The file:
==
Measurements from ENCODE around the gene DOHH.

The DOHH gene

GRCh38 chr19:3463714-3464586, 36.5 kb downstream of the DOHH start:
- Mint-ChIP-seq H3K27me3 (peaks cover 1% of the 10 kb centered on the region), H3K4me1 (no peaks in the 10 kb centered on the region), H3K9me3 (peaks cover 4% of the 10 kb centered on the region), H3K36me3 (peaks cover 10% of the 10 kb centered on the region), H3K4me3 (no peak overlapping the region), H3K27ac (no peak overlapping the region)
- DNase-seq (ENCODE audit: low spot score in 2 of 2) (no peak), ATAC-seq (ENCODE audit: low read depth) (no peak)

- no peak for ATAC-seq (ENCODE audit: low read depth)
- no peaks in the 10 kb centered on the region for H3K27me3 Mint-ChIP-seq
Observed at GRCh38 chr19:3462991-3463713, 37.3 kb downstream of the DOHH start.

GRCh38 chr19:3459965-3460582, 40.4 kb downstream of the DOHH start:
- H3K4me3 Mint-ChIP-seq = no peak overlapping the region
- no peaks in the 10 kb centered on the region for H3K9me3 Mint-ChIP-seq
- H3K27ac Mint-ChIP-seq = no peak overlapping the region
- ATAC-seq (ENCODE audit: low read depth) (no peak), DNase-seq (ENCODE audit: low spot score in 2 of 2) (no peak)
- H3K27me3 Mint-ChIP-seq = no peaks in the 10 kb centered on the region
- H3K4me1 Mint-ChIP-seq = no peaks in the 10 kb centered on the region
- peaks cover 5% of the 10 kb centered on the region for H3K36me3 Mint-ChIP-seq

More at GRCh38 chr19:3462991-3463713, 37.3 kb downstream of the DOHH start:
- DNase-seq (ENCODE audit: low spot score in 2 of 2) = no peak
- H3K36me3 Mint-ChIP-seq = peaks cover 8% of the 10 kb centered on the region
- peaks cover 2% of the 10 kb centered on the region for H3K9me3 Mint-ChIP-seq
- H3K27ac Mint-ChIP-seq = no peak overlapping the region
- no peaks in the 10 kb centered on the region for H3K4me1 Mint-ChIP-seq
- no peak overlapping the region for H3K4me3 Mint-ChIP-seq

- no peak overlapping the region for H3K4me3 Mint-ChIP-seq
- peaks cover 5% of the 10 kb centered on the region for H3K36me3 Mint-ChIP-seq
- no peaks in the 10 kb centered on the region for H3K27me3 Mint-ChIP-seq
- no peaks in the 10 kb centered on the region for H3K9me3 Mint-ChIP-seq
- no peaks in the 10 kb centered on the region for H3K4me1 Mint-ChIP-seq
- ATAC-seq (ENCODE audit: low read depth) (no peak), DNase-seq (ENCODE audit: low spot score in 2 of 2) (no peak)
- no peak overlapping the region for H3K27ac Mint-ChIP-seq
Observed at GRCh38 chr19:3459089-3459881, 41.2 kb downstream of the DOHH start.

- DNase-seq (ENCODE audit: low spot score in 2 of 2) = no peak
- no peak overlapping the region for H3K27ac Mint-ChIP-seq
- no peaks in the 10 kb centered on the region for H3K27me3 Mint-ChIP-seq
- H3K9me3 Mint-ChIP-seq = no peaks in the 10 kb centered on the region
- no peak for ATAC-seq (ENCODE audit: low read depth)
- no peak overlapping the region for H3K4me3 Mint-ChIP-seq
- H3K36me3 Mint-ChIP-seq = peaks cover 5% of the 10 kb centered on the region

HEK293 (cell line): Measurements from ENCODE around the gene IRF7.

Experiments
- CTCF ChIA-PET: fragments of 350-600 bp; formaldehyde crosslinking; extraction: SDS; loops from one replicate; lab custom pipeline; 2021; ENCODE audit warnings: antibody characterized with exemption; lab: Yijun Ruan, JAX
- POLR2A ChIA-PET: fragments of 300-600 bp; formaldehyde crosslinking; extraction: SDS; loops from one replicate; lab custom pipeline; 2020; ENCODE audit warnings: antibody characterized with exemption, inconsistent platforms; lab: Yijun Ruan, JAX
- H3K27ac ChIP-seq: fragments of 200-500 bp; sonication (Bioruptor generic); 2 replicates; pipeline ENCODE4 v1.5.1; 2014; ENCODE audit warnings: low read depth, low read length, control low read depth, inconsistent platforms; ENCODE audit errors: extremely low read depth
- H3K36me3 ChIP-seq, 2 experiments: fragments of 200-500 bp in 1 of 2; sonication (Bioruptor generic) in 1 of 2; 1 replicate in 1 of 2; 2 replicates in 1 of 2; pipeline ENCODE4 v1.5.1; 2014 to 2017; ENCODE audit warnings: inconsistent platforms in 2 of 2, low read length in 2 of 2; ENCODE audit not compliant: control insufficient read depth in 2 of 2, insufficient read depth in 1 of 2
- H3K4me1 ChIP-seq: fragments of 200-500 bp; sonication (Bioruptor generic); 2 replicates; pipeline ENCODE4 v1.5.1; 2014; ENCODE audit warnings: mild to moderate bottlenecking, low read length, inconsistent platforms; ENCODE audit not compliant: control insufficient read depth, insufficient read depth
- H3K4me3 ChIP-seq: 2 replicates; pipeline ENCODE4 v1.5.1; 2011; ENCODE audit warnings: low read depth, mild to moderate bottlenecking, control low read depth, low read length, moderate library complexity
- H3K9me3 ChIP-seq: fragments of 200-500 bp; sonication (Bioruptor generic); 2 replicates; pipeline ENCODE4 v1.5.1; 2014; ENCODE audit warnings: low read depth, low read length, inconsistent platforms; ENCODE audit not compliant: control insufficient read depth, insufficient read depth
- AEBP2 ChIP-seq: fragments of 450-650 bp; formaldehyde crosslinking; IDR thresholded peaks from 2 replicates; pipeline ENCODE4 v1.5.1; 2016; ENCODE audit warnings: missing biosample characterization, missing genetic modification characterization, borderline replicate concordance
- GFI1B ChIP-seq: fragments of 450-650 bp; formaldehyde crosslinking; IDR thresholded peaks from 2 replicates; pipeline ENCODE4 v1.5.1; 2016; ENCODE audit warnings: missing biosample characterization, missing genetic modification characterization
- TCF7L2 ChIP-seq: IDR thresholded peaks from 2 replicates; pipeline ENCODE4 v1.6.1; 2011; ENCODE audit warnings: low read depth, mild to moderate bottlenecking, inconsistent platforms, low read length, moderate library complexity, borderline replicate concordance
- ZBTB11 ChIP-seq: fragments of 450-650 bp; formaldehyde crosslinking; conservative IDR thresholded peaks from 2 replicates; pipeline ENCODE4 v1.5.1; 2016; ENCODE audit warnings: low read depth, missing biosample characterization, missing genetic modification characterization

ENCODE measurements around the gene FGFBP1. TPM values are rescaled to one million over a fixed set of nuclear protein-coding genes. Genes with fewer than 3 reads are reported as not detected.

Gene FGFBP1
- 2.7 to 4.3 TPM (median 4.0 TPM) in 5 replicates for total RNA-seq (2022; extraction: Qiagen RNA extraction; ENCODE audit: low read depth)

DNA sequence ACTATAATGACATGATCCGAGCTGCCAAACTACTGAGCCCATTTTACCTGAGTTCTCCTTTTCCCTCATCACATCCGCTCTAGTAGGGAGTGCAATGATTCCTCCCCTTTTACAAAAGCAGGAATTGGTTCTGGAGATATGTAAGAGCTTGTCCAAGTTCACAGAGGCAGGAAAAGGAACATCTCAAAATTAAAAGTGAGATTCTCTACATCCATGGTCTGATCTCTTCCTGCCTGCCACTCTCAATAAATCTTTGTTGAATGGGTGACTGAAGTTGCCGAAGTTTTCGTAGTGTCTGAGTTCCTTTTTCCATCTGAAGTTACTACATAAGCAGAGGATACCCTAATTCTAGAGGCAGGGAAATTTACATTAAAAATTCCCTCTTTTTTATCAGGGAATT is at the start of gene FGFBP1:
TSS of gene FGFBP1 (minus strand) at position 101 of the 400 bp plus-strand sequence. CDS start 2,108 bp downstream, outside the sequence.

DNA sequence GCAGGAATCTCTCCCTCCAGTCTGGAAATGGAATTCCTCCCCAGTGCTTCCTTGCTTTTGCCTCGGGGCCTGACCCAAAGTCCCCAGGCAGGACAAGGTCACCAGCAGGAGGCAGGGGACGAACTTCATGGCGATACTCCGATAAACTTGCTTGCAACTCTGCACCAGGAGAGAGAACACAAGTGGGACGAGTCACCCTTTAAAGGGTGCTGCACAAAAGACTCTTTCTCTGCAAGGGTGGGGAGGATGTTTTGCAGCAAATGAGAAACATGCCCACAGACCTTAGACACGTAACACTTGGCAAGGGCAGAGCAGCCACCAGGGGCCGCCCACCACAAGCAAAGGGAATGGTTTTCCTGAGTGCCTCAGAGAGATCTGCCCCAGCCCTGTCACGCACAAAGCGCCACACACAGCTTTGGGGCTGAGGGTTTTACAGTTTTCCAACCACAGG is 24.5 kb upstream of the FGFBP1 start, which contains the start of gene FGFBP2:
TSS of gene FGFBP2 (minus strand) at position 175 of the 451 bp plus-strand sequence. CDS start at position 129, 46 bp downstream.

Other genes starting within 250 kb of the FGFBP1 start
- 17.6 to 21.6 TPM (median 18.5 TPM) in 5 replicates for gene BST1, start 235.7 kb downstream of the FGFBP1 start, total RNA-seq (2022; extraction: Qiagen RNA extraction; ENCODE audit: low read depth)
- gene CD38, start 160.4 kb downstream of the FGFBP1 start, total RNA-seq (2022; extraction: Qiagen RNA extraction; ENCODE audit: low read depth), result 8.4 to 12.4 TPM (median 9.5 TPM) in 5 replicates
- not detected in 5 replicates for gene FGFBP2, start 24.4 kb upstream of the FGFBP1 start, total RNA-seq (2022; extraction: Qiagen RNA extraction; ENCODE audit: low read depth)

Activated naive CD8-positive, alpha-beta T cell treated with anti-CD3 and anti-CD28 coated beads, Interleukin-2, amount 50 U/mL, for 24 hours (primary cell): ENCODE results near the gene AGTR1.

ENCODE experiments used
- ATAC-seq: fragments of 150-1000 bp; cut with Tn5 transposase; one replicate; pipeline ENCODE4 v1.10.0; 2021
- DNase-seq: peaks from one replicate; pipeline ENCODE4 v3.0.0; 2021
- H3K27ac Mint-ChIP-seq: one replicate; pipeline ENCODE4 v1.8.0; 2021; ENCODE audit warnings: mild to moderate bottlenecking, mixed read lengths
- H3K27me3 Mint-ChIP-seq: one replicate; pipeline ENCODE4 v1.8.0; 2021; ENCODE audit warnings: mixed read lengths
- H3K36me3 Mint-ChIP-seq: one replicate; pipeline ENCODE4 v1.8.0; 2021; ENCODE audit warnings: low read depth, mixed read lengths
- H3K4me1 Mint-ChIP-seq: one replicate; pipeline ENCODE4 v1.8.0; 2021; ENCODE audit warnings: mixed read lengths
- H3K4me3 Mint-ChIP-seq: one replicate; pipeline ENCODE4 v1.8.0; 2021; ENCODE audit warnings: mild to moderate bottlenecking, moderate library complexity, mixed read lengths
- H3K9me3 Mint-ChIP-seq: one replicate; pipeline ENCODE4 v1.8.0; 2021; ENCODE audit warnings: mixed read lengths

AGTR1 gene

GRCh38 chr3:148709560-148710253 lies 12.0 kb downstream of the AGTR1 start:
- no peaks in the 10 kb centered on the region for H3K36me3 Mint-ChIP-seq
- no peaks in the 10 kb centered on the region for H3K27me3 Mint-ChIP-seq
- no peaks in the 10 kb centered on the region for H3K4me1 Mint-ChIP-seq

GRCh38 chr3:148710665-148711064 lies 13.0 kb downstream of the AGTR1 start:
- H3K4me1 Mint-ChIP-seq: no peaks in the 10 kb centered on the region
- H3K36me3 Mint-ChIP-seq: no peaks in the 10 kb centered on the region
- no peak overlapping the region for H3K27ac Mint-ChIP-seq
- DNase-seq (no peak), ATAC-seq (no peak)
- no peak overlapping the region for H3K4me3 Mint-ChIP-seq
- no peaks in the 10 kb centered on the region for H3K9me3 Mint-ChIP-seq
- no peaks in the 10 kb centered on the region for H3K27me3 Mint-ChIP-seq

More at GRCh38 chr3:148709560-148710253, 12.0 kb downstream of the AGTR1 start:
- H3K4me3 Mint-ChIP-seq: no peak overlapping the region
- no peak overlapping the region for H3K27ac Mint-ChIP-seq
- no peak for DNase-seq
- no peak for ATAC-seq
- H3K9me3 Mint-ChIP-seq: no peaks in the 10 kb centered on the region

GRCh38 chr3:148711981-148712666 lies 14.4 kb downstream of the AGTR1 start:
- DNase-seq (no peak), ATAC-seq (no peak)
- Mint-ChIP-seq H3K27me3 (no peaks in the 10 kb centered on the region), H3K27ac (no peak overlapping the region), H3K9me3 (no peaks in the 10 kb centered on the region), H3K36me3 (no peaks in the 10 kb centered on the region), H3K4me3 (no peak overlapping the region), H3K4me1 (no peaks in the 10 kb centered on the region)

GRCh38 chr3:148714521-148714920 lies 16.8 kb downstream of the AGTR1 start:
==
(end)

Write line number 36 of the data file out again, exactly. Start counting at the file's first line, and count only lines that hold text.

- no peak for ATAC-seq (ENCODE audit: low read depth)